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CDC visits Wyoming Behavioral Institute, approves of Casper facility's measures
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CDC visits Wyoming Behavioral Institute, approves of Casper facility's measures

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Snow falls on Wyoming Behavioral Institute in early April in Casper. Epidemiologists from the CDC visited the facility earlier this week.

Epidemiologists from the federal Centers for Disease Control and Prevention traveled earlier this week to the Wyoming Behavioral Institute, the site of one of the largest coronavirus clusters in Wyoming.

The facility, an inpatient mental health hospital in Casper, has 22 confirmed cases linked to it as of Wednesday. Initially, the cases were contained to staff and patients, but county health officials indicated that it’s now spread beyond direct links.

It’s unclear what proportion of the 22 cases are staff and patients and if any of the three Natrona County cases confirmed Thursday are related to WBI; a hospital spokeswoman directed questions to the Casper-Natrona County Health Department; a spokeswoman for the agency said investigation into the cases is still ongoing.

The hospital said in a Thursday press release that it was still “open and admitting patients” and that all referred cases are screened for symptoms. New patients are quarantined in the facility for 72 hours.

In a press release, hospital CEO Mike Phillips said that the CDC staffers “reviewed and approved” all protocols put in place to contain the spread of COVID-19. WBI has not allowed visitors into its facility since March 13, and it’s been screening staff and patients as they enter the building, checking their temperature and making sure they don’t have any coronavirus symptoms.

“Any employee feeling unwell is asked to be away from the workplace,” Phillips said. “Any employee exposed to COVID-19 and exhibiting symptoms is encouraged to go to Natrona County Testing Centers for testing.”

Patients are screened twice a day for symptoms consistent with COVID-19, and any with symptoms are isolated.

Of the hospital’s 40-plus employees, 80 percent have tested negative, Phillips said. Most of the patients who have contracted the virus have recovered. WBI has enough masks for patients to wear, and the hospital has changed how it delivers treatment to practice social distancing.

“County and CDC health officials have reviewed hygiene, screening and isolation protocols at WBI and have given their approval,” Phillips said in the statement. “Testing is provided by health officials daily at WBI if there are patients whose health is in question.”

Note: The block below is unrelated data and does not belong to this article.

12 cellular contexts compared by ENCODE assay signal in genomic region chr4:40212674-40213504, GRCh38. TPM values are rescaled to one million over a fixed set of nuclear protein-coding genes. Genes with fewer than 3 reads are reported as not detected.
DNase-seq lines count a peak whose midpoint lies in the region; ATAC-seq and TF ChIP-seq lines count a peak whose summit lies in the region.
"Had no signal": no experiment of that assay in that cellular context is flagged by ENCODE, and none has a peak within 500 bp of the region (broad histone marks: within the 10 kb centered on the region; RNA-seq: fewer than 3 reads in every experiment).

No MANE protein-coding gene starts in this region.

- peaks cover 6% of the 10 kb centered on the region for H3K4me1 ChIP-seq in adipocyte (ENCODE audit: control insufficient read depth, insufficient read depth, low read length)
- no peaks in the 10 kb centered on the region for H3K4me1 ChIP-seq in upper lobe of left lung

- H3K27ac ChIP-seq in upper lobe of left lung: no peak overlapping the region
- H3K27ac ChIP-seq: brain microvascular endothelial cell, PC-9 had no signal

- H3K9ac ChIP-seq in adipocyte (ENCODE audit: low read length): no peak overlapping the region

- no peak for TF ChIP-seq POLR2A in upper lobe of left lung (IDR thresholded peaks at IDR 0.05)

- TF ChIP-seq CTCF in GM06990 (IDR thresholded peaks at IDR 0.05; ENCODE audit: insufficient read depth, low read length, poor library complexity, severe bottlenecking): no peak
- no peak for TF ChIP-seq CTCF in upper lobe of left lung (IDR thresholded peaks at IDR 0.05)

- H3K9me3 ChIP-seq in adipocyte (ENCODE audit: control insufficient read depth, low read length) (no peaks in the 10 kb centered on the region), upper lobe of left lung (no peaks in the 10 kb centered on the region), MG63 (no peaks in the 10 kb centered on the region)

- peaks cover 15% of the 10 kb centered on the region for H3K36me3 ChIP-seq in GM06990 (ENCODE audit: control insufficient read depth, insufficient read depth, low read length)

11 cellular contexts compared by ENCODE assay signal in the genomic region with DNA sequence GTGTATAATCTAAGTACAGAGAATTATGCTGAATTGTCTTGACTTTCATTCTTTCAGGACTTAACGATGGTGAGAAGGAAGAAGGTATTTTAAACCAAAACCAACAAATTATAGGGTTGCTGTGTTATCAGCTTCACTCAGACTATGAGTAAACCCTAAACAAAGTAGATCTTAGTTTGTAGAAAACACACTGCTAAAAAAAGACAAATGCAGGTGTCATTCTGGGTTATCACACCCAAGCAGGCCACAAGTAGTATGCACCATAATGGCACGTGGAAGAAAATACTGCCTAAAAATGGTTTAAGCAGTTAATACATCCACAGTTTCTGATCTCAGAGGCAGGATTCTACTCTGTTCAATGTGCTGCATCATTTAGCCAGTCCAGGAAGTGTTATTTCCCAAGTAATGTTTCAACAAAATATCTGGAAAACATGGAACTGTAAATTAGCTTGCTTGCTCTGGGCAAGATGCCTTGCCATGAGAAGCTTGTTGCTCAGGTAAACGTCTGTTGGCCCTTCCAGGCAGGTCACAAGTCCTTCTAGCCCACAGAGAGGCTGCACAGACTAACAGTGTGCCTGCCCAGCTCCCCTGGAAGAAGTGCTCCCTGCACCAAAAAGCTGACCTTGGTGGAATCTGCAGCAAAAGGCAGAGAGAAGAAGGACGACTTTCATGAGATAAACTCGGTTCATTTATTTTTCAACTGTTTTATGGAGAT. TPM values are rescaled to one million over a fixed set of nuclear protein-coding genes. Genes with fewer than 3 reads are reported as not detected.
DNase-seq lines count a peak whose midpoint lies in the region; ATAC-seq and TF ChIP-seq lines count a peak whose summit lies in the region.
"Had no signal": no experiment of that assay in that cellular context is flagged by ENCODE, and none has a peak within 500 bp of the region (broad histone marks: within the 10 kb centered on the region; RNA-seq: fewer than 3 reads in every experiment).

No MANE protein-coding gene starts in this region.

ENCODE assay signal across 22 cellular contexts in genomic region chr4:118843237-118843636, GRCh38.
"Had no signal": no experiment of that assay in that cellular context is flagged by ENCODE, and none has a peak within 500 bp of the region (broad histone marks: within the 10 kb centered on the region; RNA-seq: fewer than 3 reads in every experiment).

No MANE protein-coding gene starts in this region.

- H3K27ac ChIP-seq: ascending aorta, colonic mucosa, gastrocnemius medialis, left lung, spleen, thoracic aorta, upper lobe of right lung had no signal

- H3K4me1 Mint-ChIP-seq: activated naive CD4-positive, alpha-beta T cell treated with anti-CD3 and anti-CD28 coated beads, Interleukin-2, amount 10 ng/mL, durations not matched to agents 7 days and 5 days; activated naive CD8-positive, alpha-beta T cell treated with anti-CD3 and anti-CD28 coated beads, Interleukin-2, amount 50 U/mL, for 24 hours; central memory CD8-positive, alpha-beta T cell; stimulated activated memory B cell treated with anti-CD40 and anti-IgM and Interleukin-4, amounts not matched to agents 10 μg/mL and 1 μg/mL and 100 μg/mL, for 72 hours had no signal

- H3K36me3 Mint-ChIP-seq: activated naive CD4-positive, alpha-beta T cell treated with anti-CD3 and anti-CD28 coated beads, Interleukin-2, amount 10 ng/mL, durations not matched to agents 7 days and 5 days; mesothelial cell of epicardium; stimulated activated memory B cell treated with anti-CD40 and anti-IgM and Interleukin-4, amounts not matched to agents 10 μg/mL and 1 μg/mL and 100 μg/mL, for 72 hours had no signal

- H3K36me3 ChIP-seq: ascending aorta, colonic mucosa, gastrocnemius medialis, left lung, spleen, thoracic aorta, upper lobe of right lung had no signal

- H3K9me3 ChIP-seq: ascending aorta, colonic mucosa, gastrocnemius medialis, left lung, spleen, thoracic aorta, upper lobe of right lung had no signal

The CDC sent a team of five people — including four epidemiologists — to Wyoming earlier this week to help the state keep its coronavirus case load low. Currently, Wyoming has 296 confirmed cases, which is the lowest in the nation. The state also has one of the lowest per-capita case loads of anywhere in the U.S.

It’s unclear which members of the CDC’s Wyoming-deployed group visited WBI and why. A hospital spokeswoman said only that the visit “was part of the agency’s planned trip to Wyoming to assist the state with COVID-19 containment efforts.”

At least 11 people — five of them homeless — have been discharged from WBI recently and have been quarantined at Westwood Elementary School, which has been repurposed to act as a temporary isolation facility for those who can’t safely quarantine anywhere else.

“Effort is being made to discharge as few patients as possible to congregate care settings,” the hospital said.

At least one person who doesn’t work at the facility has contracted the virus after exposure to a WBI staffer. That person was described by Mayor Steve Freel on Wednesday as a health care worker who lives with a WBI employee. That roommate was tested on Friday, continued to work that day and attended multiple parties last week. On Monday, the roommate was confirmed to have COVID-19, and the other people at the parties the roommate attended have all been quarantined.

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Education and Health Reporter

Seth Klamann joined the Star-Tribune in 2016 and covers education and health. A 2015 graduate of the University of Missouri and proud Kansas City native, Seth worked for newspapers in Milwaukee and Omaha before coming to Casper.

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